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Ultrasound Obstet Gynecol. 1998 Feb;11(2):104-9.

Pregnancy outcome among non-participants in a trial on ultrasound screening.

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1
Department of Obstetrics and Gynecology, Uppsala University, Sweden.

Abstract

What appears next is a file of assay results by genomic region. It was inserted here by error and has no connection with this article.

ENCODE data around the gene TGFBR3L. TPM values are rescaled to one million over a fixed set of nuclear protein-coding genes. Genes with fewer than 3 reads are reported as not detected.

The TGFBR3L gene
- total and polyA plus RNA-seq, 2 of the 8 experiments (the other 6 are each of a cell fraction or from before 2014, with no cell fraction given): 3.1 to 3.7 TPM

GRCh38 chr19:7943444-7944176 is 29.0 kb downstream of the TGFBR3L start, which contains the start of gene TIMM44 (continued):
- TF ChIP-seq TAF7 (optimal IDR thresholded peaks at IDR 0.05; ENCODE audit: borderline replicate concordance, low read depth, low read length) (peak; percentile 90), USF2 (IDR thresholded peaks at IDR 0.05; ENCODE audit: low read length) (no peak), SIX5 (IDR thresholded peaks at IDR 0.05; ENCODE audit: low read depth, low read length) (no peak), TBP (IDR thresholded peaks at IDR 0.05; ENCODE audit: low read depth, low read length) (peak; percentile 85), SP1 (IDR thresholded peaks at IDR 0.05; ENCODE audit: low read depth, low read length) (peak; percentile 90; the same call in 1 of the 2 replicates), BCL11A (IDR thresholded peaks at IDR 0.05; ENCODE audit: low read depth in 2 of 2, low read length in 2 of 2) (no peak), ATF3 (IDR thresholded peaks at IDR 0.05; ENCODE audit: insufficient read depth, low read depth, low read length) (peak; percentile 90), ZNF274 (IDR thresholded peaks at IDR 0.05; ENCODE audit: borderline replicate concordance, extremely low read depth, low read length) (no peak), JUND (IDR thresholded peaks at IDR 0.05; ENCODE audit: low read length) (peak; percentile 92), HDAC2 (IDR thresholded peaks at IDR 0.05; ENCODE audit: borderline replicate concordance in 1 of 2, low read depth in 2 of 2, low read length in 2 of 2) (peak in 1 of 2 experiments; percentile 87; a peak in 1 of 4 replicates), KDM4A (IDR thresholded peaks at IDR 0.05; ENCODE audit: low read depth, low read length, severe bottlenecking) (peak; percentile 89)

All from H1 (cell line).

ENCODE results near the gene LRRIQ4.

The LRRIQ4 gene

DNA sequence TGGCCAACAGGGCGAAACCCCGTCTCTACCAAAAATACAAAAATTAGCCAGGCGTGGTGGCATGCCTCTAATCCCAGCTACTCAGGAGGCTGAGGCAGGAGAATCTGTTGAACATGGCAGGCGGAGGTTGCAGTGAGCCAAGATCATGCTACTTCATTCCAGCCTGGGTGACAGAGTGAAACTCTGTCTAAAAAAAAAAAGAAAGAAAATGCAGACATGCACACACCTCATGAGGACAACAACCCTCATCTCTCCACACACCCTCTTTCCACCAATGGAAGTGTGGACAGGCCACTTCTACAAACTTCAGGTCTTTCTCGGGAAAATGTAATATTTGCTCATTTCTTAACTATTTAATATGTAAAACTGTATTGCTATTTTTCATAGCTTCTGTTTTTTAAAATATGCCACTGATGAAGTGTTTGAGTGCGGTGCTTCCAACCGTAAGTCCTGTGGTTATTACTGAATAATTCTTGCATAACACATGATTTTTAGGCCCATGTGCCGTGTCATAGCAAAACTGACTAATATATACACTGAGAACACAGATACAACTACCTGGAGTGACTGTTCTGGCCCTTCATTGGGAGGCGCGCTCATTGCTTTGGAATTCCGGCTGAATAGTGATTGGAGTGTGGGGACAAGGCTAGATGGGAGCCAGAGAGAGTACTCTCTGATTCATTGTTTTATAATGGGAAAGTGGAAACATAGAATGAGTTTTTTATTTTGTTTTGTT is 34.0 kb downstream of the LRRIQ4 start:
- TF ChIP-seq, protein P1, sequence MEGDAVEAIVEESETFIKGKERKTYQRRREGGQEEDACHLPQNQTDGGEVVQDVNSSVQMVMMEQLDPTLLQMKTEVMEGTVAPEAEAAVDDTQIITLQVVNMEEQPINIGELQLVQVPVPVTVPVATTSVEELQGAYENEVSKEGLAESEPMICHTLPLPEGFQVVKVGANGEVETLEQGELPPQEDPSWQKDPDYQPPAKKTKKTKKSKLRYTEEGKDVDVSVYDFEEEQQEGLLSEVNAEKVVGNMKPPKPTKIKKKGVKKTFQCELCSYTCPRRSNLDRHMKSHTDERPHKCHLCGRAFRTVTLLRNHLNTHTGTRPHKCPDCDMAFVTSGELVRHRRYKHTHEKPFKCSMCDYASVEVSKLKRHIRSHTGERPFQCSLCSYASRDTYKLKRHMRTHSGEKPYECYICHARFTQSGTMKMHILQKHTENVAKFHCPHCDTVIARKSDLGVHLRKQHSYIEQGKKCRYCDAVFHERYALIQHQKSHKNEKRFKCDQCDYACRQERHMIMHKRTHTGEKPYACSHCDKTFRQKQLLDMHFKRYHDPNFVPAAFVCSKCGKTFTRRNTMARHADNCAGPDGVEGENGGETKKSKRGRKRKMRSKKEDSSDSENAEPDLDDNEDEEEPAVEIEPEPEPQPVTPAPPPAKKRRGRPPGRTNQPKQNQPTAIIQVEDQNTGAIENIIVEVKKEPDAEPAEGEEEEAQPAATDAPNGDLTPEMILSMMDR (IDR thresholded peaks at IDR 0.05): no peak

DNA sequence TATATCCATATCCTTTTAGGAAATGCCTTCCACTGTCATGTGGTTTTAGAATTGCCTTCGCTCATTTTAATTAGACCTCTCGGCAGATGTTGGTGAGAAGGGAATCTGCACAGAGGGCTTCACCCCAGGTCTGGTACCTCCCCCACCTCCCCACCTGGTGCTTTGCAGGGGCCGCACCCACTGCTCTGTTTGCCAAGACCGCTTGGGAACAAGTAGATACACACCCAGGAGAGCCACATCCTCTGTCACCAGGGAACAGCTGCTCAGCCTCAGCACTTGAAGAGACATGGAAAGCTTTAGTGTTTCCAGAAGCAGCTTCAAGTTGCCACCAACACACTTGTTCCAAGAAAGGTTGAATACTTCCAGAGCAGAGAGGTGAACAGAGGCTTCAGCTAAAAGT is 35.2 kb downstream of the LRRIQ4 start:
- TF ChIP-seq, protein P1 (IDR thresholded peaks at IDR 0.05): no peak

Our objective was to characterize and evaluate pregnancy outcome in women who declined participation in a trial on ultrasound screening in the second trimester. Between 1985 and 1987, 8768 women were recruited for a trial on ultrasound screening. By randomization, 4997 women were assigned to either a screening or a non-screening group. Of the 1414 excluded women, data were retrieved from 1211 (86%). Participation was declined by 526 of these 1211 women, either because of anxiety regarding harmful effects of ultrasound or because they could see no benefits of ultrasound scanning. Non-participants and participants were compared. The non-participants were older, had a higher birth/pregnancy ratio, were less often smokers, and had fewer ultrasound examinations than the participants. There was a longer mean pregnancy length, an increased number of post-term deliveries, more suspicions of small-for-gestational-age fetuses and later detections of multiple pregnancies among non-participants as compared with the screening group. No differences in neonatal morbidity were found except for a greater number of mild respiratory disorders in the non-participant group. The non-participant women were more obstetrically experienced and showed indications of a healthier lifestyle in comparison with participants. The differences found in pregnancy outcome could be explained by the ultrasound screening procedure. There were no major differences in neonatal morbidity between the groups.

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